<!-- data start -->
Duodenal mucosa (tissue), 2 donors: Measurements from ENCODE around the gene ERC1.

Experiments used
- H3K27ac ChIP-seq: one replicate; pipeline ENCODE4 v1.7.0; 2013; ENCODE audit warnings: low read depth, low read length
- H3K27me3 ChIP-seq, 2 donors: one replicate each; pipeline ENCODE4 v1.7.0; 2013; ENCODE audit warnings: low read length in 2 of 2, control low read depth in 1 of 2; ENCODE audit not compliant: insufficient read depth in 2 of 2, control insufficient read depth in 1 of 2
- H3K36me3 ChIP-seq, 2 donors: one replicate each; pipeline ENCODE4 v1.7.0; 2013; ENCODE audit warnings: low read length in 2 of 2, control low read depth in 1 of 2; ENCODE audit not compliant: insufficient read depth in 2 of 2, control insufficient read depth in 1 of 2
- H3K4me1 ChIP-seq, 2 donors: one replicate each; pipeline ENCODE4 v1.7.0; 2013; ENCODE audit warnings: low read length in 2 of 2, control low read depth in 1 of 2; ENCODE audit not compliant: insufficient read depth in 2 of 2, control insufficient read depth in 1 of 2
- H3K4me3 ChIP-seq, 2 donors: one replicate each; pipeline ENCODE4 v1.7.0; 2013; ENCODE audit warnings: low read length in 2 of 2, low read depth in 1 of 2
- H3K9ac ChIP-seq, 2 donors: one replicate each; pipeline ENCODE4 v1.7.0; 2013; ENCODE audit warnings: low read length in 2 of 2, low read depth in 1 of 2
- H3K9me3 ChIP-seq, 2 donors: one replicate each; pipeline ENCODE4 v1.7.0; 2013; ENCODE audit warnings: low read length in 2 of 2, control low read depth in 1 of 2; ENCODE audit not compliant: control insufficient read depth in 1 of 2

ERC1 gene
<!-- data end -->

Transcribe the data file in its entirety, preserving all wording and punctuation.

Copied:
Duodenal mucosa (tissue), 2 donors: Measurements from ENCODE around the gene ERC1.

Experiments used
- H3K27ac ChIP-seq: one replicate; pipeline ENCODE4 v1.7.0; 2013; ENCODE audit warnings: low read depth, low read length
- H3K27me3 ChIP-seq, 2 donors: one replicate each; pipeline ENCODE4 v1.7.0; 2013; ENCODE audit warnings: low read length in 2 of 2, control low read depth in 1 of 2; ENCODE audit not compliant: insufficient read depth in 2 of 2, control insufficient read depth in 1 of 2
- H3K36me3 ChIP-seq, 2 donors: one replicate each; pipeline ENCODE4 v1.7.0; 2013; ENCODE audit warnings: low read length in 2 of 2, control low read depth in 1 of 2; ENCODE audit not compliant: insufficient read depth in 2 of 2, control insufficient read depth in 1 of 2
- H3K4me1 ChIP-seq, 2 donors: one replicate each; pipeline ENCODE4 v1.7.0; 2013; ENCODE audit warnings: low read length in 2 of 2, control low read depth in 1 of 2; ENCODE audit not compliant: insufficient read depth in 2 of 2, control insufficient read depth in 1 of 2
- H3K4me3 ChIP-seq, 2 donors: one replicate each; pipeline ENCODE4 v1.7.0; 2013; ENCODE audit warnings: low read length in 2 of 2, low read depth in 1 of 2
- H3K9ac ChIP-seq, 2 donors: one replicate each; pipeline ENCODE4 v1.7.0; 2013; ENCODE audit warnings: low read length in 2 of 2, low read depth in 1 of 2
- H3K9me3 ChIP-seq, 2 donors: one replicate each; pipeline ENCODE4 v1.7.0; 2013; ENCODE audit warnings: low read length in 2 of 2, control low read depth in 1 of 2; ENCODE audit not compliant: control insufficient read depth in 1 of 2

ERC1 gene